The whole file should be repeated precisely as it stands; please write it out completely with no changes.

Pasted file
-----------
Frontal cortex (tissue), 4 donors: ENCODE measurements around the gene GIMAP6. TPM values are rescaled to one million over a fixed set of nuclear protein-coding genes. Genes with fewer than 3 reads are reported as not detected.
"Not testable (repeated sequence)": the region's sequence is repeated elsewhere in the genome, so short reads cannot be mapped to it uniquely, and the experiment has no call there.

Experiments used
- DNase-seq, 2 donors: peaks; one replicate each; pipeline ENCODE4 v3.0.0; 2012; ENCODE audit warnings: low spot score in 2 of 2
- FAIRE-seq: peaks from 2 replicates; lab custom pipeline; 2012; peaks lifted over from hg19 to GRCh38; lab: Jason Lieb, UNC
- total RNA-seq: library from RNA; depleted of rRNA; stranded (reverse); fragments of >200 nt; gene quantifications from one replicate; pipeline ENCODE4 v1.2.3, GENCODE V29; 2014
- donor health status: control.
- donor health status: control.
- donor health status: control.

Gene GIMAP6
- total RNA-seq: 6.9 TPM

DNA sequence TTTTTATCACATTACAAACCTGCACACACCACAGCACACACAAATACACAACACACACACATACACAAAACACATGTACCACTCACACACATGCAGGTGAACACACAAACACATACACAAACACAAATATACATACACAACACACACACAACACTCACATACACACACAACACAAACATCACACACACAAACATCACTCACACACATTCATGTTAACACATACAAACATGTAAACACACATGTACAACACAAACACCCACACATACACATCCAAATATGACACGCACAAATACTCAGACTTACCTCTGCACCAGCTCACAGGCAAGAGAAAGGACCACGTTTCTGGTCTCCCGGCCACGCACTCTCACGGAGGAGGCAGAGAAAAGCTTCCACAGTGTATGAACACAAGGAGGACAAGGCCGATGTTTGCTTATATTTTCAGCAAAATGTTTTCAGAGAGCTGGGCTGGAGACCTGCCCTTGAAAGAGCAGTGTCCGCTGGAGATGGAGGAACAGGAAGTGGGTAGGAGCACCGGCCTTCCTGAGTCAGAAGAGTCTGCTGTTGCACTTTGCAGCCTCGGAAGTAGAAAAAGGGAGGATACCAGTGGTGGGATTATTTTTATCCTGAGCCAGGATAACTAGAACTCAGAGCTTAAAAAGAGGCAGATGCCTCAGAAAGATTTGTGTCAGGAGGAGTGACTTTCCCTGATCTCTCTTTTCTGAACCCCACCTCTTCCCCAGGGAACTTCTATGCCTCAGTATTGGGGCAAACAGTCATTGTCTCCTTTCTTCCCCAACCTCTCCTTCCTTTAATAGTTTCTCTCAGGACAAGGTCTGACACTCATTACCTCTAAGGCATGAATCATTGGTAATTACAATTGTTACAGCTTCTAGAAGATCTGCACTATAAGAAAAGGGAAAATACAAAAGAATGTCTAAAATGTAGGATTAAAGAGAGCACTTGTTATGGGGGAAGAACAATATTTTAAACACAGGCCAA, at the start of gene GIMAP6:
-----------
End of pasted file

Frontal cortex (tissue), 4 donors: ENCODE measurements around the gene GIMAP6. TPM values are rescaled to one million over a fixed set of nuclear protein-coding genes. Genes with fewer than 3 reads are reported as not detected.
"Not testable (repeated sequence)": the region's sequence is repeated elsewhere in the genome, so short reads cannot be mapped to it uniquely, and the experiment has no call there.

Experiments used
- DNase-seq, 2 donors: peaks; one replicate each; pipeline ENCODE4 v3.0.0; 2012; ENCODE audit warnings: low spot score in 2 of 2
- FAIRE-seq: peaks from 2 replicates; lab custom pipeline; 2012; peaks lifted over from hg19 to GRCh38; lab: Jason Lieb, UNC
- total RNA-seq: library from RNA; depleted of rRNA; stranded (reverse); fragments of >200 nt; gene quantifications from one replicate; pipeline ENCODE4 v1.2.3, GENCODE V29; 2014
- donor health status: control.
- donor health status: control.
- donor health status: control.

Gene GIMAP6
- total RNA-seq: 6.9 TPM

DNA sequence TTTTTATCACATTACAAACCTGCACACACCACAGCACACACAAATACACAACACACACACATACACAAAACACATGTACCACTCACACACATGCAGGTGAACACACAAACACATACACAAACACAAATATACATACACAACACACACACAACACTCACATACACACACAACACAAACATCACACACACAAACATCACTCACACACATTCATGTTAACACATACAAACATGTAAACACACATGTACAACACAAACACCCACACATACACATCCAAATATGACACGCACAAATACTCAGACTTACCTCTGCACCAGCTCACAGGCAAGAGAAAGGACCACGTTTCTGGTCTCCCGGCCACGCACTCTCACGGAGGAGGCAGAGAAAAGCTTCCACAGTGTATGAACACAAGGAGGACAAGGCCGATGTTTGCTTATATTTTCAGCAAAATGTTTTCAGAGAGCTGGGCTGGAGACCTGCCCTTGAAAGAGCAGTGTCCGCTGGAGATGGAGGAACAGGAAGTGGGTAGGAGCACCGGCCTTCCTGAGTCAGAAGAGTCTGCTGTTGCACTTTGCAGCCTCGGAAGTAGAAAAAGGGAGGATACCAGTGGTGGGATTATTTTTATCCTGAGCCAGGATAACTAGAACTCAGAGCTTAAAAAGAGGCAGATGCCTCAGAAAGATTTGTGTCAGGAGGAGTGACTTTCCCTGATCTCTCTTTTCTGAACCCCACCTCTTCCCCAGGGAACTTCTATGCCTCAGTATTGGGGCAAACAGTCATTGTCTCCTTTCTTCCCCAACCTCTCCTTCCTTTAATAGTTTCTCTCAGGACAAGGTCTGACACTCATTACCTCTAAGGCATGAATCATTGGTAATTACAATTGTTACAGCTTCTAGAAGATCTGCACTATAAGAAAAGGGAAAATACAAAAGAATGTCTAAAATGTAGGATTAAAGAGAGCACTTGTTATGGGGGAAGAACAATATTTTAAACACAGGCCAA, at the start of gene GIMAP6: